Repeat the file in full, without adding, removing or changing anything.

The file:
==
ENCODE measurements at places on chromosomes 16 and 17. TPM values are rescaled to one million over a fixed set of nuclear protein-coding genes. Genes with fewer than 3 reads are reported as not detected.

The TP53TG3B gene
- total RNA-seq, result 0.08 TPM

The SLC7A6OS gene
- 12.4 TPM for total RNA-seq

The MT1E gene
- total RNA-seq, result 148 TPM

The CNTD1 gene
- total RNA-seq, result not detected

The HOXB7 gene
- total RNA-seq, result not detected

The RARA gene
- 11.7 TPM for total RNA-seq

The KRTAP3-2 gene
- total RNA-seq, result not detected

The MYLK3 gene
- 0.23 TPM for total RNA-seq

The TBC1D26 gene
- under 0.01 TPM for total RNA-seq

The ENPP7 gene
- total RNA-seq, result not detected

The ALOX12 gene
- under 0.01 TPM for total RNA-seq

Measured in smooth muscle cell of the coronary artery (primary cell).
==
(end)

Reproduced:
ENCODE measurements at places on chromosomes 16 and 17. TPM values are rescaled to one million over a fixed set of nuclear protein-coding genes. Genes with fewer than 3 reads are reported as not detected.

The TP53TG3B gene
- total RNA-seq, result 0.08 TPM

The SLC7A6OS gene
- 12.4 TPM for total RNA-seq

The MT1E gene
- total RNA-seq, result 148 TPM

The CNTD1 gene
- total RNA-seq, result not detected

The HOXB7 gene
- total RNA-seq, result not detected

The RARA gene
- 11.7 TPM for total RNA-seq

The KRTAP3-2 gene
- total RNA-seq, result not detected

The MYLK3 gene
- 0.23 TPM for total RNA-seq

The TBC1D26 gene
- under 0.01 TPM for total RNA-seq

The ENPP7 gene
- total RNA-seq, result not detected

The ALOX12 gene
- under 0.01 TPM for total RNA-seq

Measured in smooth muscle cell of the coronary artery (primary cell).